The other day, Dan made a crack about the outfit I was wearing. He didn’t mean to be mean, but it made me cranky.
I’m a little self conscious sometimes about what I wear. It’s a combination of a lot of things:
1. Dressing for comfort: While there is nothing wrong with dressing for comfort, it doesn’t necessarily mean dressing well. On the weekends, I can rock the jeans and a hoodie, but it’s very easy to get in a rut. I find myself Saturday after Saturday in the same damn outfit (unless I’m going out socially, not just running to Target with the passel of children I’ve produced). For the record, it’s usually a Steelers hoodie with jeans and a white tee shirt. Ballet flats if it’s dry; wellies if it’s not.
I don’t like ruts.
2. Buying clothes. I’ve talked about it before: I don’t shop often, and I often don’t shop well. I’m trying to get better. I’m trying not to just buy things that are “close enough” to fitting me. Because those clothes look the absolute worst on me once I’ve got them home. Especially pants. The crack Dan made was about a new pair of black pants I had bought. When I combine them with my black boots, they end up looking like jodhpurs. All I need is a horse. It’s awful.
Now that I think about it, these pants look terrible with almost everything I’ve paired them with. Why did I buy these again? Oh, right, needed new black pants. They weren’t expensive, and they were “close enough”. See where that gets me?
3. Dressing for comfort at work. My workplace is business casual; Fridays are jeans day. Some days I just don’t feel like putting in an effort, so I end up in comfortable clothing that fits business casual, but doesn’t really look all that good or fashionable. For example, I have a very pretty sweater in pastel colors (and, no, I’m generally not a pastel kind of girl, but it was a gift). The cut is wrong for me, though, much too boxy. I threw it on one morning with my white denim pants. It was a perfectly acceptable outfit, and I got many a compliment on the sweater.
However, I did not like the outfit. It *felt* good — i.e. it was comfortable — but I seriously did not like my image in the mirror.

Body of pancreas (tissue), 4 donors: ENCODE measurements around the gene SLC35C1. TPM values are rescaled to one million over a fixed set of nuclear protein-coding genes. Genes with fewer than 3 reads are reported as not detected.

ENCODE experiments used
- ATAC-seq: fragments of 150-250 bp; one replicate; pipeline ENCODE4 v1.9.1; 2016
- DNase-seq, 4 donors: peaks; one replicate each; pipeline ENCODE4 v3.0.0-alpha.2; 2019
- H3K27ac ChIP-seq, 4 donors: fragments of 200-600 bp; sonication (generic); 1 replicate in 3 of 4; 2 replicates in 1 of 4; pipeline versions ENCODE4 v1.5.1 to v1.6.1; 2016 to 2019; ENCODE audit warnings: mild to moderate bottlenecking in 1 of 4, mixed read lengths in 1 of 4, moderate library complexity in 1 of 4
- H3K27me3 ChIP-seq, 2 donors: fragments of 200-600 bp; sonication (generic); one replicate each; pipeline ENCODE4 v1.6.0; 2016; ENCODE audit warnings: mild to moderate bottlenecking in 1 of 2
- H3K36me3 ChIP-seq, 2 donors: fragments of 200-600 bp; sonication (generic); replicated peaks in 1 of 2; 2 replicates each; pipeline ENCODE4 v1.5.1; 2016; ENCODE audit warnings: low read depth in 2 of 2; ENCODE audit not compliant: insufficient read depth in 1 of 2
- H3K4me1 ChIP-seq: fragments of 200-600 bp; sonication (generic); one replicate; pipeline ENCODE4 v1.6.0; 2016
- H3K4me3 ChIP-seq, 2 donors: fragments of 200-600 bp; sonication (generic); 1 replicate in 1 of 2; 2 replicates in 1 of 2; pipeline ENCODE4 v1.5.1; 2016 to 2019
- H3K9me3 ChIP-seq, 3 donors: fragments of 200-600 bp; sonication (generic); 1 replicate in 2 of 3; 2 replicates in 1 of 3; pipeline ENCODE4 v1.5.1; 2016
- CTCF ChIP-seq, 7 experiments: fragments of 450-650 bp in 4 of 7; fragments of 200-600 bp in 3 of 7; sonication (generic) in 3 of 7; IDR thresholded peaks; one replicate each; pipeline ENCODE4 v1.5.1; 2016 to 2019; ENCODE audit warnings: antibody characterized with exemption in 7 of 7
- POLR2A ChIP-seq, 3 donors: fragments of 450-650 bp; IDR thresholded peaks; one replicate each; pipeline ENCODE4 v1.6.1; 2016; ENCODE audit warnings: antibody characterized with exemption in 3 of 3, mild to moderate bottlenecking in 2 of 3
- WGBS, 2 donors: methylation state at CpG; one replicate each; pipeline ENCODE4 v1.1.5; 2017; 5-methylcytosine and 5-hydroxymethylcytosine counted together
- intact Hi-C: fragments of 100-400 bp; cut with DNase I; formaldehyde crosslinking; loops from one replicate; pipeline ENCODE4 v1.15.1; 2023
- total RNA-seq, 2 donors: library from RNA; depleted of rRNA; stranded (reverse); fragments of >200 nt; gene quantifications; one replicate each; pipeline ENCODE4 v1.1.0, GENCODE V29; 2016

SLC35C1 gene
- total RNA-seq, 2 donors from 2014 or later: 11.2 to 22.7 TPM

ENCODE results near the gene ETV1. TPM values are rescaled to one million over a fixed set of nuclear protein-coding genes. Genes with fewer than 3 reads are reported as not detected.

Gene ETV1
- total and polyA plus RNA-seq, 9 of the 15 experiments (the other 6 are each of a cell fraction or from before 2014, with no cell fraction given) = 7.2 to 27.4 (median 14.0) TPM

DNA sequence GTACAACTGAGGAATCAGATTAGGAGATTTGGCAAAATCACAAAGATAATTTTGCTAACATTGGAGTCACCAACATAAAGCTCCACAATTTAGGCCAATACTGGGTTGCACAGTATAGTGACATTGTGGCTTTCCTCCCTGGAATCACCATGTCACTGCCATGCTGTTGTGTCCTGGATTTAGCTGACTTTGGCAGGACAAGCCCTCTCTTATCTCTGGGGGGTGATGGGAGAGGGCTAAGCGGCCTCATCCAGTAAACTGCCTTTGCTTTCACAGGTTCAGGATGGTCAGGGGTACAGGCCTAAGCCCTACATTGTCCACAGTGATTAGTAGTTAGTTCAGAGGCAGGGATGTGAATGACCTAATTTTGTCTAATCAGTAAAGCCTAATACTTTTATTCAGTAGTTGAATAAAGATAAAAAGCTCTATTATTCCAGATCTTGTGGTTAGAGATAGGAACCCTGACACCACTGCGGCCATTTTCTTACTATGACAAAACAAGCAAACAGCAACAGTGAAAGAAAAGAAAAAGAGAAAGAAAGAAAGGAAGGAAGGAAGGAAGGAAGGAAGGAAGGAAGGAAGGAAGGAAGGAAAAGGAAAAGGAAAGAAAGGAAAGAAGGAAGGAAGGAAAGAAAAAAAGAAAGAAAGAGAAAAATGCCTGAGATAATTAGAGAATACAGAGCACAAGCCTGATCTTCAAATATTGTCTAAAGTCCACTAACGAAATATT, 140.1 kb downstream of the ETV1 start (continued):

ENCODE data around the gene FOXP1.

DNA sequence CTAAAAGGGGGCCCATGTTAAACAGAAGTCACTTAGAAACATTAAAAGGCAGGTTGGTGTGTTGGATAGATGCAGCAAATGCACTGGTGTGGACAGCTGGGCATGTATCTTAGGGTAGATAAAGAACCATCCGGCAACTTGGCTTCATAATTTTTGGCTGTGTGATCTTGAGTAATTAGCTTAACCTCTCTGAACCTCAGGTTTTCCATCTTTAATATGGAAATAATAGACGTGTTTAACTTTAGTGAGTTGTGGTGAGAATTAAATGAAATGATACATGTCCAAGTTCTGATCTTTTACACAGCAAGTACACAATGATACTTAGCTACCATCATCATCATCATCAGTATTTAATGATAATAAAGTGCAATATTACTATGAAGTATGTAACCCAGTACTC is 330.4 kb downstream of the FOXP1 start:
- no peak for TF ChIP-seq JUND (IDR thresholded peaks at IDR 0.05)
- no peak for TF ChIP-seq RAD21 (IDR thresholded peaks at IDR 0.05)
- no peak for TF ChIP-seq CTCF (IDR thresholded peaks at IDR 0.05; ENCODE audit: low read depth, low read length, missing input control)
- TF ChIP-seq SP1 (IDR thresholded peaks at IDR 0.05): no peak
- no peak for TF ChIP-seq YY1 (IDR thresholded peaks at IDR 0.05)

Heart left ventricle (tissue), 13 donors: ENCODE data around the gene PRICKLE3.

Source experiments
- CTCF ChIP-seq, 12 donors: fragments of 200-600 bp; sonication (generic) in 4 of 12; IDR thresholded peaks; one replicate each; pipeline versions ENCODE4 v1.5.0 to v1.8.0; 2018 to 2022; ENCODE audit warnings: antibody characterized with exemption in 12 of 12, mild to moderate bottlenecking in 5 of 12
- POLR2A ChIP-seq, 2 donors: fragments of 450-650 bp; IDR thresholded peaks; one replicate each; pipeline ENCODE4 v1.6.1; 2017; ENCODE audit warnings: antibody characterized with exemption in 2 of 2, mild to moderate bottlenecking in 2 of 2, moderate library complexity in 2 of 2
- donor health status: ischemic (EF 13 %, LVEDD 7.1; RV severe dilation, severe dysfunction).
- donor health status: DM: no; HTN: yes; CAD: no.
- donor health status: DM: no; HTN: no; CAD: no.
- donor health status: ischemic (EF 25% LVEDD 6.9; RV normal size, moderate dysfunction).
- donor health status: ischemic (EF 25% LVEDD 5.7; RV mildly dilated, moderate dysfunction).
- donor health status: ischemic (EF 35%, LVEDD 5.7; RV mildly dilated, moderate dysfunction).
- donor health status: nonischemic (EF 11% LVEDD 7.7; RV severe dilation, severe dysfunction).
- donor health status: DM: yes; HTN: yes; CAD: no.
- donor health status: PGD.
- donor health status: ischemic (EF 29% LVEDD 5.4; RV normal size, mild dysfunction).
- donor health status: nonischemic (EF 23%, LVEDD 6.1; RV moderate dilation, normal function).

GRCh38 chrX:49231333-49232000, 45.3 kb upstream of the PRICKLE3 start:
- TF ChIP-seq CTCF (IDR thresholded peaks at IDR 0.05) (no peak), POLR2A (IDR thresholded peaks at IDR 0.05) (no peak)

I looked like a mom.
Now, before moms go nuclear on me: THERE IS NOTHING WRONG WITH LOOKING LIKE A MOM. I *am* a mom (something Dan pointed out to me when I took him to task for his crack about going riding the other day), but that doesn’t mean I want to fit the image of a mom all the time.
Maybe I’ve watched too much What Not to Wear.
Don’t get me wrong, I don’t want to look like a MILF (er, MSWLF where SW = “someone would”?) or shop in the junior department. (Dad, please, *please* do not google MILF). But I also don’t want to be looked at and dismissed as a mom because of my clothes. (If I am looked at and dismissed as a mom because I’m wrangling my children in public, that’s more understandable.) I want to look well-dressed and put together, not like I’m either coming straight from the runway or I’ve escaped from my house by the skin of my teeth (even if the latter sometimes feels true). I also truly believe that you don’t have to sacrifice style for comfort or vice versa. But it takes work to find the balance.
This is one of my favorite new comfortable, stylish (I think) outfits. I better go find some more like it, otherwise, I’m just going to wear this all the time. I seriously love it. I look good and I feel comfortable — and I feel that I look good. That’s the best part.
How do you dress? What’s more important, style or comfort? Are they mutually exclusive, or do I just have to do more legwork? So to speak.